• Entry into the position must “normally” require, at a minimum, a baccalaureate degree or higher;
  • The degree requirement must be common to similar positions in the industry, or, as an alternative, the employer can show that the position is so complex or unique that it can only be performed by someone with a degree;
  • The employer usually requires a degree for the position; or
  • The specific duties of the position are so specialized and complex that knowledge needed for the job is usually associated with having a baccalaureate degree or higher.

The person who wants to receive the E-3 visa (called the beneficiary) must also satisfy one of the following requirements:

  • Hold a baccalaureate degree or higher required by the specialty occupation that was issued by an accredited college or university in the United States;
  • Hold a foreign degree that is equivalent to a baccalaureate degree or higher required by the specialty occupation that was issued by an accredited college or university in the United States;
  • Hold an unrestricted state license or certification that allows them to practice the specialty occupation in the state of employment; or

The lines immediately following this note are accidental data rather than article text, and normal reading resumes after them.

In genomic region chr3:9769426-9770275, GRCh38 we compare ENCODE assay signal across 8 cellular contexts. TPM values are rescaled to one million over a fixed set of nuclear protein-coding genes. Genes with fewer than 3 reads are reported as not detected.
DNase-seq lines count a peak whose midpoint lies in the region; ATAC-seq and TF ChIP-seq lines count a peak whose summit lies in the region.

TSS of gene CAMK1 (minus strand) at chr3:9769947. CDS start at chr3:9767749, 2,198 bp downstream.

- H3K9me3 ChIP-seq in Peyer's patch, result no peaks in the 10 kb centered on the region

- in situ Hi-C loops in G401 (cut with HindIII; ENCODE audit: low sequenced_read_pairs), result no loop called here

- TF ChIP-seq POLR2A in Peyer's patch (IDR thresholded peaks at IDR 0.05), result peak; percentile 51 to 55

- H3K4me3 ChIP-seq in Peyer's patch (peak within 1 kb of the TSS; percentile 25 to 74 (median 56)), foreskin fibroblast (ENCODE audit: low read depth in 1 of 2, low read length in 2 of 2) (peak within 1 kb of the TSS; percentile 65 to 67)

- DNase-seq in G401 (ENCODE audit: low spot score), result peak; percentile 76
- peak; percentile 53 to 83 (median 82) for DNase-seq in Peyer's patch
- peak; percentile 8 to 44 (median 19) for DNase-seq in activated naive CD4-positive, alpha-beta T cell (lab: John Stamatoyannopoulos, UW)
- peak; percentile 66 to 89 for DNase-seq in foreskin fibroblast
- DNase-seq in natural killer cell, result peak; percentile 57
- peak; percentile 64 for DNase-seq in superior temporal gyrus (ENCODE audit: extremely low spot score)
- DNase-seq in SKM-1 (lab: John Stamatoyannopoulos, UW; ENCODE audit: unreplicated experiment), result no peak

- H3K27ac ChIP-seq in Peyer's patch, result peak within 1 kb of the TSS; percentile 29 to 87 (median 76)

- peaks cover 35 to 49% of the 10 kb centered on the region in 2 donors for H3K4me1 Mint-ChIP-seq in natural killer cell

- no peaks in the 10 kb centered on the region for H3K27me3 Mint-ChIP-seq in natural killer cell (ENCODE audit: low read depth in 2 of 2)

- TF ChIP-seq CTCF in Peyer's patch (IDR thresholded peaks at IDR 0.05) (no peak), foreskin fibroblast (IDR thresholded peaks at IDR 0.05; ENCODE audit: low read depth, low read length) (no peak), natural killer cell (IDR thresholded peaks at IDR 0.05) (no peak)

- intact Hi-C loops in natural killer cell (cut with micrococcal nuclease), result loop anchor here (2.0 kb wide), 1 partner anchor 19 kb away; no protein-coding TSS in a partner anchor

• “Have education, specialized training, and/or progressively responsible experience” that is equal to completion of a baccalaureate degree or higher in the United States, and “have recognition of expertise in the specialty through progressively responsible positions directly related to the specialty.”

What is the application process?

As described in an earlier post on the E-3 visa here, most individuals applying for an E-3 visa apply at a consulate. Their employer would file a Labor Condition Application (LCA) (Form ETA-9035) in addition to a Form DS-160.

However, an individual does have the option of applying to change to E-3 status (or to extend E-3 status) from within the U.S. Their employer would do this by filing a Form I-129 with U.S. Citizenship and Immigration Services (USCIS), in addition to the LCA. The DS-160 is not required if applying through USCIS.